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pollyisagoodbird

Urban Exploration find: Ms. Pac-Man upright cab - bootleg, or official release?

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Back in 2015, I was granted permission to access the property of an old mini-golf fun center that had been sitting abandoned for nearly three years at that point in time. The fun center had operated from 1992 - 2012, when the owners defaulted on taxes and the place shut down for good. For my photography class final I decided to do an urban exploration piece, and I was EXTREMELY lucky to walk into the vacant relic of one of my favorite childhood places. Upon walking in, I was shocked to see that there were three games left, pushed into a corner of the game room. One of which was a Ms. Pac-Man machine, which I played time and again whenever I visited.

However, I always wondered why it looked so...different. 

The cabinet, for one, is MASSIVE. The screen, from what I can recall, was far bigger than the arcade original, though it was still a vertical upright monitor. This game also possessed the speed chip, which if my memory is correct, was not added until sometime between my childhood and teenage years. I recall the game running at normal speed when I was a kid, though I could be wrong.

But the cabinet itself has always intrigued me. Despite having "MIDWAY" plastered across the top above the screen, I wondered if this cabinet was actually a super-rare bootleg of sorts. I do know the control panel art is original Pac-Man art from a company called Willis (see below)
pacman1.jpg

 

So I have several theories on what this actual machine might be:

1. A official re-release by Midway in the 1990s, using leftover cabinets from other games they produced in an effort to liquidate unsold boards.
2. The cabinet itself is one where the owners can easily switch out arcade boards to classic games they have lying around, just to swap out a game from time to time and keeps their inventory fresh-ish, possibly made by Midway in the 90s.

3. The entire thing, board included, IS a bootleg game, though this wouldn't make much sense as the company that made it would have certainly been sued by Midway for using their logo in stickers.

 

Does anyone else have any ideas? I'd love to hear them, and if anyone else has seen something like this out in the wild before. Before I left, I stuck a note with my contact information to whoever purchased the property in order to buy the game from them if they choose to sell it.

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I think it may be a combination of the second and third. It looks to me like a generic Jamma cab that someone's put a Ms. Pac-Man board into, said board may or may not be official.

 

An official Midway re-release in the 1990s would most likely be impossible, as they lost the rights to anything Pac-Man related in late 1984, and a full bootleg cab is unlikely too, as Ms. Pac-Man wasn't exactly the newest game around when this cab appears to have been made, so there'd be no real incentive to bootleg it.  Plus, if someone were to make a bootleg, they, as you mentioned, would remove Midway's name from anything they could find, rather than adding to them.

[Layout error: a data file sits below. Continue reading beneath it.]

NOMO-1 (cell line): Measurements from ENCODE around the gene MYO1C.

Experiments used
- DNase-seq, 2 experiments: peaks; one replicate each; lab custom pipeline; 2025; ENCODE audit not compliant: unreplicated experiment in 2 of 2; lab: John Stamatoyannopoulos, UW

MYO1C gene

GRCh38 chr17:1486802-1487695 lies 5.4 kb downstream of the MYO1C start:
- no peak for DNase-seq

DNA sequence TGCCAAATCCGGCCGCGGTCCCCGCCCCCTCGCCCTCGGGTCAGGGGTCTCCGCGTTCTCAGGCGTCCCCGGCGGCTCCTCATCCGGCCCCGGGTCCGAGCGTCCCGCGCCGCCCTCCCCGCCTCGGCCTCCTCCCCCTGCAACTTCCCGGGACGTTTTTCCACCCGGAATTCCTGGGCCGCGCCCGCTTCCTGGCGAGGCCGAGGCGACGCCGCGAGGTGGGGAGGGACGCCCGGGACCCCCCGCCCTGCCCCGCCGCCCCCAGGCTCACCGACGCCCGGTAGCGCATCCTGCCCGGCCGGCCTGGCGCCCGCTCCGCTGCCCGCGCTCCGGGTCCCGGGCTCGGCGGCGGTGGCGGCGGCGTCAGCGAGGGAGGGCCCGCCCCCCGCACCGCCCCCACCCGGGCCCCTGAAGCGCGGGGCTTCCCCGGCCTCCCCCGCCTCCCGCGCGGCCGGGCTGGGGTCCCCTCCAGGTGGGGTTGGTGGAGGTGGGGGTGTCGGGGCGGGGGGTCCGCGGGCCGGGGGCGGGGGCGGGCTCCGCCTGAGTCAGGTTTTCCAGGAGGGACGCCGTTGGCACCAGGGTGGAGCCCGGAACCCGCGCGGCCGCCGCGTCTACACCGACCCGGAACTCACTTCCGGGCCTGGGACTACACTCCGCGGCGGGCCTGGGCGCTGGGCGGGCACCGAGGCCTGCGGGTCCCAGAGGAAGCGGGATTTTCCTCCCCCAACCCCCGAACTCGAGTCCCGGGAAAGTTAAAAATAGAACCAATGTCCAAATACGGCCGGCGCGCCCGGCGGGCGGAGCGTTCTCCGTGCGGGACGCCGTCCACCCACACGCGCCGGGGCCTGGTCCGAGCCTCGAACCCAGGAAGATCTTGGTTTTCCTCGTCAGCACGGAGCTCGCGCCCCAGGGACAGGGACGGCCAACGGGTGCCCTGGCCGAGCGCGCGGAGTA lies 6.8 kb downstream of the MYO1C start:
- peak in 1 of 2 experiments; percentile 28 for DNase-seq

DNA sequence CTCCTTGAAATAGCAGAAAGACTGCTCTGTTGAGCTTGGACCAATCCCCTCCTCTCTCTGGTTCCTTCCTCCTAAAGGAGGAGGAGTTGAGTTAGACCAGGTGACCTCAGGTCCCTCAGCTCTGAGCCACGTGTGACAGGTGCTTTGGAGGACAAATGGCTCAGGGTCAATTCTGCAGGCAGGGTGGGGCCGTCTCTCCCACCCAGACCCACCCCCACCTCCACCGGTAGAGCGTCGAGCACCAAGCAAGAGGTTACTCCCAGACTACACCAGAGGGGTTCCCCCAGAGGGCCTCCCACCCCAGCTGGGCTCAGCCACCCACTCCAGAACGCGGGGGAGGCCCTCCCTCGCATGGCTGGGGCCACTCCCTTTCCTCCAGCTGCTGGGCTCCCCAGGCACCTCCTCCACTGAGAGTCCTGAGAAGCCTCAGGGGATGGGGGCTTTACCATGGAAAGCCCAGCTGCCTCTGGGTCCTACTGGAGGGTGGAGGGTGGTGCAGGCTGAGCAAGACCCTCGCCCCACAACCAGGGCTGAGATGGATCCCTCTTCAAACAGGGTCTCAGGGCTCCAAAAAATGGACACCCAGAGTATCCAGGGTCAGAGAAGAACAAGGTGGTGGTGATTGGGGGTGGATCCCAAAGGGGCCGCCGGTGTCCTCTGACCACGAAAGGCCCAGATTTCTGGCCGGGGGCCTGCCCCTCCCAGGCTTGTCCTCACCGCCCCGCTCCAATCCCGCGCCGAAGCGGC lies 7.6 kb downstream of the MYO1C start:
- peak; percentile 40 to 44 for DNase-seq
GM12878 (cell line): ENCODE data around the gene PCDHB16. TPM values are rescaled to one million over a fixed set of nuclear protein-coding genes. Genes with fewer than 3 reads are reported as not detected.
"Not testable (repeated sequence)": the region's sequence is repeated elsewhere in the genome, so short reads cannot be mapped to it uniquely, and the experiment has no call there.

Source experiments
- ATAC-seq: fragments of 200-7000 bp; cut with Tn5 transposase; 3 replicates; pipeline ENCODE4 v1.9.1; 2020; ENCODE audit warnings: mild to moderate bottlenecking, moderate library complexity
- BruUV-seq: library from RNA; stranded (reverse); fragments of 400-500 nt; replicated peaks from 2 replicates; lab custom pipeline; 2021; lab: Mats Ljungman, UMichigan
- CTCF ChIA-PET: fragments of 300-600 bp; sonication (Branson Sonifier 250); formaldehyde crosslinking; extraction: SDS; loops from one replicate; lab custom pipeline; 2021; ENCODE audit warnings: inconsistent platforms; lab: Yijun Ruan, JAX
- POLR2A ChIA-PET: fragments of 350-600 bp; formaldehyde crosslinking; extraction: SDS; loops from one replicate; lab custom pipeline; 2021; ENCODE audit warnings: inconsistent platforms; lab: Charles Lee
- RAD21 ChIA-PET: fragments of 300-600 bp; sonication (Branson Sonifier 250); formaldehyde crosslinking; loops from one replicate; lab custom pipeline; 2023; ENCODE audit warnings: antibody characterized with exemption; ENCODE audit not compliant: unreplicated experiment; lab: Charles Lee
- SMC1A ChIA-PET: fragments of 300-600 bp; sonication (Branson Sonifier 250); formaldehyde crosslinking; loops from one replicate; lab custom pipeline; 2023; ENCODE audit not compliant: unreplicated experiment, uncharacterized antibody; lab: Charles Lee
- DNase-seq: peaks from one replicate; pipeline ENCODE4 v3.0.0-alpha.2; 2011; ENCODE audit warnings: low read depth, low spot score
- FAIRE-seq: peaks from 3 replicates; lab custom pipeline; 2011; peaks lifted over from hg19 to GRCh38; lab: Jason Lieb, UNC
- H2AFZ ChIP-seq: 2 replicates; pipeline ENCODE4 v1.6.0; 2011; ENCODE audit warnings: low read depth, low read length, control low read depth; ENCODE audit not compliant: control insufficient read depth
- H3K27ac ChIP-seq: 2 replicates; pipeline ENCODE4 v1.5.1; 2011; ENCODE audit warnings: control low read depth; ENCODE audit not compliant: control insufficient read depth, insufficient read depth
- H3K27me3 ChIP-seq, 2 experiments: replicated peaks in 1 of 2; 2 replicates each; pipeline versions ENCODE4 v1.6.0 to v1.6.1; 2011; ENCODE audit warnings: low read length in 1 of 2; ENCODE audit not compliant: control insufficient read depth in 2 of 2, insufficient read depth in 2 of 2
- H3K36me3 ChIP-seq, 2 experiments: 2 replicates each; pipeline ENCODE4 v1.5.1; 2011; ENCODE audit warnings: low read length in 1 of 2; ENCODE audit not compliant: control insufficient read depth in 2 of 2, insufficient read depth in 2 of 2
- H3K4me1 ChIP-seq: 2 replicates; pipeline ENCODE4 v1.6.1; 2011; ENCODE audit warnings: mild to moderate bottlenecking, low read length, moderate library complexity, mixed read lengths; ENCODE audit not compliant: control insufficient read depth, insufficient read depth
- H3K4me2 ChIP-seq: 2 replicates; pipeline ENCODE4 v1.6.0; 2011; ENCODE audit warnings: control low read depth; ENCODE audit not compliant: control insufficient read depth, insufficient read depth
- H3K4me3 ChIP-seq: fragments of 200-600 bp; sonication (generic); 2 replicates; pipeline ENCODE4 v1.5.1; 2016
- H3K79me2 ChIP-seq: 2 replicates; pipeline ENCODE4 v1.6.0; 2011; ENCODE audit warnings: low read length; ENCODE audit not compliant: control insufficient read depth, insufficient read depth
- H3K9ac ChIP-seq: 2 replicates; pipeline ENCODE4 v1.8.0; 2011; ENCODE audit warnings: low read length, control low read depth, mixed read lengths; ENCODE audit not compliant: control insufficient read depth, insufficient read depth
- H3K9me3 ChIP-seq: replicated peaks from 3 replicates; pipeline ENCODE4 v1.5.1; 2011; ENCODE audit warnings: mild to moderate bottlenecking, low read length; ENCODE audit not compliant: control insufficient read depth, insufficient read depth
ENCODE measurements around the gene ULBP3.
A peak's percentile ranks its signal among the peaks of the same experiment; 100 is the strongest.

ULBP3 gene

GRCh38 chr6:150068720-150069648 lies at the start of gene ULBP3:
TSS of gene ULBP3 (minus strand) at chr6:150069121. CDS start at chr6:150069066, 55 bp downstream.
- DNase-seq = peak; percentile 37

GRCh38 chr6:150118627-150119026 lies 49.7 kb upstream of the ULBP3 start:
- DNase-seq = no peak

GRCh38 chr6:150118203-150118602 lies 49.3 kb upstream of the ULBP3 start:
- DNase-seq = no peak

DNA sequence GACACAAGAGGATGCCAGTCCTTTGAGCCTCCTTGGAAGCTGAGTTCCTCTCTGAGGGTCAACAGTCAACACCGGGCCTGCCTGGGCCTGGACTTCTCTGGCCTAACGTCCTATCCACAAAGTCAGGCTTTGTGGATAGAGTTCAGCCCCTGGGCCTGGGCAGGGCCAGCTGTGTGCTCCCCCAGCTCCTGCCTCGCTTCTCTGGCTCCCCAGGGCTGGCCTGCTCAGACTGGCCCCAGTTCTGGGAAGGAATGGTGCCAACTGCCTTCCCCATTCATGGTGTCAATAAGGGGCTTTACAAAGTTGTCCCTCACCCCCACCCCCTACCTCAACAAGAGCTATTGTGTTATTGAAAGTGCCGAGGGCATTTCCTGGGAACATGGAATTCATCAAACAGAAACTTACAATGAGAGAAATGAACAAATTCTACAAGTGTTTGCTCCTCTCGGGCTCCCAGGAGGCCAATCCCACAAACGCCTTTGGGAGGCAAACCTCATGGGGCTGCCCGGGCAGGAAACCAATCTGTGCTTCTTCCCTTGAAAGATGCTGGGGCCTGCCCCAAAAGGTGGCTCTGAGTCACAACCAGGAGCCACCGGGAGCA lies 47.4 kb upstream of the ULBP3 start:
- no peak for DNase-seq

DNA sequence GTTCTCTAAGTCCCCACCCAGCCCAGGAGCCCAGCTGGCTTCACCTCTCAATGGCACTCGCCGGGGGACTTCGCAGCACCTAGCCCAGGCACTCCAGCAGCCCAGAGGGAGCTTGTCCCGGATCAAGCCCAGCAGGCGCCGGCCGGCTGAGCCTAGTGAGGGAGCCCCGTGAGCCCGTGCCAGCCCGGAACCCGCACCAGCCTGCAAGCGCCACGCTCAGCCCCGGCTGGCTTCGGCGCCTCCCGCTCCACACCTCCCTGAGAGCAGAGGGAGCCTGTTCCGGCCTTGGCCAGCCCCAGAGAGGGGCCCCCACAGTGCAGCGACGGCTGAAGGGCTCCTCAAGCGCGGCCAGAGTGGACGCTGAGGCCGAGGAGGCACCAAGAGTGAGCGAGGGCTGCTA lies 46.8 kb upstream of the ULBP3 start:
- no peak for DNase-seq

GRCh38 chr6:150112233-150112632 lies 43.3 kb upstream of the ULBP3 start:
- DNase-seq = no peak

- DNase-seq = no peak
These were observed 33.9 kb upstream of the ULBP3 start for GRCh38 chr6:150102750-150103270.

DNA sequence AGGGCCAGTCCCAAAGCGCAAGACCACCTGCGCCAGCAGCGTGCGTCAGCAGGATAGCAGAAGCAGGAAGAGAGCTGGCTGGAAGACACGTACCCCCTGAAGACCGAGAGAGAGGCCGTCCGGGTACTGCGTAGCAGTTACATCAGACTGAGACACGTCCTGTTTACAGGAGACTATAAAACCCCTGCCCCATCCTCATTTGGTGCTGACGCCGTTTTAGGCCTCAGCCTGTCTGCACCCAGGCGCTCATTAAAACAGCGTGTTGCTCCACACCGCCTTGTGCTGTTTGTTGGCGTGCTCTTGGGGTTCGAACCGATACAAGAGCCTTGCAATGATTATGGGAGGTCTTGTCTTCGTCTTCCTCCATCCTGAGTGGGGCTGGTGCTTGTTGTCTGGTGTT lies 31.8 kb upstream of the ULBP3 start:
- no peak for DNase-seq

That's what I think it most likely is, but, in the end, who knows?

 

 

Edited by Jumpman1981
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Your possibility #2 is most accurate. I can tell you with certainty that's not a release cabinet, either Midway or bootleg :)

 

Namco cut ties with Midway in '84, so Midway couldn't produce any more Pac-Man series games even if they wanted to. That marquee art looks like it came off an original cabaret/mini style cabinet, with the top and bottom bends shaved off and sandwiched into the generic marquee area, which definitely doesn't make sense for an actual release. Willis was a company that made 3rd party replacement art with alternate designs to avoid copyright issues, so that wouldn't make sense either :)

 

I don't believe that cabinet was manufactured by Midway, but indeed it's probably a generic that operators could plug whatever JAMMA game boards they had into. (JAMMA is the wiring standard for most post-1985 games).

 

I'm curious what board/wiring are inside it. Ms. Pac original boards don't have the JAMMA pinout, but some later bootlegs do.

 

Edit: Dang it! Totally missed the guy above said exactly what I did.

Edited by JrPac
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It's a complete hackjob. Willis made aftermarket overlays for cabinets back in the day for an alternate art setup - I got a Willis NOS sticker for my SI cab, and they're really cool. Willis was around in the 80s and a lot of operators would buy their stuff when their CPOs got beat up since it was cheaper than a replacement and the different art attracted people.

 

That cab looks like some form of a Neo Geo cab and the operator has just slapped other art on it. I'd imagine it's complete bootleg with absolutely nothing to do with original stuff - just a cobbled together hackjob from a variety of parts. The joystick appears to be typical of Neo Geo cabs as well, and that red looks original, though the shape is a bit different from some Neo Geo cabs. Nonetheless, given Neo Geo cabs were generic and made in large quantities, they make good candidates for throwing something in there.

 

My guess would be an authentic Ms. Pac board in a cobbled together fully hackjob cabinet.

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